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The hypocrisy of Rob McCord

This is a guy that with a different campaign strategy could have been the governor of Pennsylvania

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Last year, during a candidates' forum at Carnegie Mellon University, Lebanon County Commissioner Jo Ellen Litz told the capacity crowd that her favorite part of Pittsburgh was Presque Island.

That, along with many other gaffes that day, led me to the conclusion that of the eight Democrats on that stage, she was by far the least fit to be the governor. At the other end of the spectrum was Rob McCord, Pennsylvania's treasurer.

McCord was smooth, confident and even a little cocky as he talked about how he planned to change the politics-as-usual attitude in Harrisburg. He wasn't the frontrunner before the event, but he appeared to be heading toward that status when he left. I remember thinking that McCord was the one who seemed most suited for the governor's office.

Boy, was I — and a whole lot of other people — wrong. The whirlwind of activity in the past week — starting with McCord's resignation on Jan. 29 and ending three days later with him being charged with two counts of extortion for trying to strong-arm potential donors — has shown us that even Litz was better suited for the governor's office than McCord.

According to court documents filed Feb. 1, McCord sought large campaign contributions from a yet-unnamed Philadelphia law firm and a Western Pennsylvania property-management company. According to prosecutors, McCord's message was simple: Pay up or else.

There was a point in last year's campaign when it seemed like if he could raise money and catch a wave of momentum, McCord could win the primary. He must have thought the same thing, because he was working hard and using every tool in his arsenal to raise campaign funds

"It's sort of shocking to me who's coming through and who's not," McCord told the managing partner of a law firm, according to court records of an apparently recorded phone conversation. "Some people come through with huge numbers ... and other people, like, aren't returning my phone calls. ... At the very least, I'm still gonna be the freakin' treasurer. What the hell are they thinking?"

As more and more information comes out about McCord's fundraising tactics, a lot of people are left wondering what the hell he was thinking. What makes the McCord saga even more puzzling is that McCord not only campaigned on the idea that he was a different kind of politician, but he attacked his opponents with a level of self-righteous indignation and disregard for his own glass house usually reserved for the most-entrenched right-wing gasbags.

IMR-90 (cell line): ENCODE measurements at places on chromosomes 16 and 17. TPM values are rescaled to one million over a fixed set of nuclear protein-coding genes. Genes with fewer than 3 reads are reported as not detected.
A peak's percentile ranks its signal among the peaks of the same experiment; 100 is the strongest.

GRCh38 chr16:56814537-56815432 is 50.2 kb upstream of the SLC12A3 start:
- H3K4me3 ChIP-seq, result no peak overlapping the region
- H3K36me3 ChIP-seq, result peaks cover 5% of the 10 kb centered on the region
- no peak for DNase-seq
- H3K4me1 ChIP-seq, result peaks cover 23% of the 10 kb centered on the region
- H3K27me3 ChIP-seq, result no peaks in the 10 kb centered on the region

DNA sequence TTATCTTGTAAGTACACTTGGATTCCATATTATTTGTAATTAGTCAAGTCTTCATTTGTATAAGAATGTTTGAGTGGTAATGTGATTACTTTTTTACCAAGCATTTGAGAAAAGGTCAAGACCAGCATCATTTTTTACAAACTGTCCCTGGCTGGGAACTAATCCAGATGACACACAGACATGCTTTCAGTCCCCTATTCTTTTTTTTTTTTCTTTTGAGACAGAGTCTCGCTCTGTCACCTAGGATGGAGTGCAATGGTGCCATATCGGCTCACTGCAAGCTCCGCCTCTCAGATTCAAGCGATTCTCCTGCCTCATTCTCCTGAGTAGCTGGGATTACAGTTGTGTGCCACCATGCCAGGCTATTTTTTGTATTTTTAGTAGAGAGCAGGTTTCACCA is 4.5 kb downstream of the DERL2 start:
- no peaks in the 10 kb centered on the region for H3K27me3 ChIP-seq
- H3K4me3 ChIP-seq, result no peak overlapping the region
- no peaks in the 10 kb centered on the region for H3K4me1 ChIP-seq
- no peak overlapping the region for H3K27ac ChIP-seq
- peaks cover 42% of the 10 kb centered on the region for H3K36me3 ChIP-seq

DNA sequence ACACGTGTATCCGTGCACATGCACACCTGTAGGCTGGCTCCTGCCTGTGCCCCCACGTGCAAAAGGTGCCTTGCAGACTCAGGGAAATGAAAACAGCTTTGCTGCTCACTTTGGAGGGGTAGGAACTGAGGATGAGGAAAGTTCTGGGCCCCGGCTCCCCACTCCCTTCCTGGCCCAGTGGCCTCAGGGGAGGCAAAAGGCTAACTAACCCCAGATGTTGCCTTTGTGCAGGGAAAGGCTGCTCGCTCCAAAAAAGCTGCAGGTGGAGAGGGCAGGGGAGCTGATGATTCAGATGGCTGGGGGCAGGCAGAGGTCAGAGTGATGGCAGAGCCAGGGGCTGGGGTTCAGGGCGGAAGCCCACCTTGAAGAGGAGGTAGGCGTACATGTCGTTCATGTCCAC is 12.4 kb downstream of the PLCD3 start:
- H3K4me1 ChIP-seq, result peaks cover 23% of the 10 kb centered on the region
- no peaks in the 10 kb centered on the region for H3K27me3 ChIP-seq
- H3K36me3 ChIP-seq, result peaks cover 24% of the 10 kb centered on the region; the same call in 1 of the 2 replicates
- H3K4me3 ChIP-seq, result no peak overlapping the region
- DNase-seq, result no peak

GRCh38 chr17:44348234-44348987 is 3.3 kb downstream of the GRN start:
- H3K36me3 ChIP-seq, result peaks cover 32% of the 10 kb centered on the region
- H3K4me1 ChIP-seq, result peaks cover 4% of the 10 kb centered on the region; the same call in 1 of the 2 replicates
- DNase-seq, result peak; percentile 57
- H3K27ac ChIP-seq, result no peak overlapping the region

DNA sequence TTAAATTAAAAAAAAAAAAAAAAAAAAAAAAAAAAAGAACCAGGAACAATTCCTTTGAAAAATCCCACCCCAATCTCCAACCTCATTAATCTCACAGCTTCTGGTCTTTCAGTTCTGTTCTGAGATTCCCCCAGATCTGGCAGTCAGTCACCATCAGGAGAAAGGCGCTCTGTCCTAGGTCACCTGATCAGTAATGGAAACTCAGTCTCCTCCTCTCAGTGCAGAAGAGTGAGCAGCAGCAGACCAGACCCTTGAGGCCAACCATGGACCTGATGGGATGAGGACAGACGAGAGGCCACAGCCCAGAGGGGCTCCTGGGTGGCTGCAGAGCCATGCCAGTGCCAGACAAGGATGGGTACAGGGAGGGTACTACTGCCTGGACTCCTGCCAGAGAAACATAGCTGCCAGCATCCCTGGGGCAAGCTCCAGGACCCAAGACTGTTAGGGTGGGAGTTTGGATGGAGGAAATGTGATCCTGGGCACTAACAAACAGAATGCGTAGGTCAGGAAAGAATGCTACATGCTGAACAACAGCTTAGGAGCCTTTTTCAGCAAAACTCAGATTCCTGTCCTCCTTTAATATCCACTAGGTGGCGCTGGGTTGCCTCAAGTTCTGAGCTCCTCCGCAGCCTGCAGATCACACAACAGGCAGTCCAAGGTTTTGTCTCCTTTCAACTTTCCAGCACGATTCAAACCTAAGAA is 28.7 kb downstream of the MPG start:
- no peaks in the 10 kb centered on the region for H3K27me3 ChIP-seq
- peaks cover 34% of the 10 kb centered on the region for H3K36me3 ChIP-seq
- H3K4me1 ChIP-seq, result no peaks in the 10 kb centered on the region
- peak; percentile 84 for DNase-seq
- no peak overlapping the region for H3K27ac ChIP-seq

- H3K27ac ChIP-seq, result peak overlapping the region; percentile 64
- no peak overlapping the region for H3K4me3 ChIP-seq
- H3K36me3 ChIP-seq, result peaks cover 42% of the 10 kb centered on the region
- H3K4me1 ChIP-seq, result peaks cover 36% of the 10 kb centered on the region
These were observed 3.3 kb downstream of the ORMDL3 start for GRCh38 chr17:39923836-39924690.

At the same time he was bragging on his campaign website that he had "shunned" the state's old politics, he was running around making statements like "Every time you are trying to get something done through state government, you are going to have the state treasurer looking to screw you."

This is a guy who, with a different campaign strategy, could have been the governor of Pennsylvania.

That's a completely different tone from the Rob McCord who spent most of last spring slinging arrows at now-Gov. Tom Wolf, questioning some of his business dealings and his relationship with a former York mayor who had been charged criminally over the racially motivated 1969 murder of a young black woman.

McCord launched ominous-sounding ads trying to tie Wolf to charges of racism. It was a campaign strategy decried by nearly everyone, including former Gov. Ed Rendell and U.S. Sen. Bob Casey. They implored him to take the ads down. The ad claims were so baseless that not even incumbent Gov. Tom Corbett, who was desperately behind Wolf in the polls, used them in his campaign.

But McCord refused to pull the ads, saying that he had a responsibility and a right to question Wolf's "judgment" and "integrity." It now seems he should have been asking those questions in a mirror.

To his credit, McCord readily admitted his mistakes to investigators, and will do so in court on Feb. 17 when he pleads guilty to two counts of extortion. But the whole mess still leaves a stench in the air.

We're getting ready to enter a brand-new election cycle, with a fresh batch of candidates preparing to tell us how different they are from the folks currently in office. They'll spout the same rhetoric and tell the same tales as every other person running for public office; the only difference is that some will sell it better than others.

Before we buy in too quickly, let's remember how good a salesman Rob McCord was.

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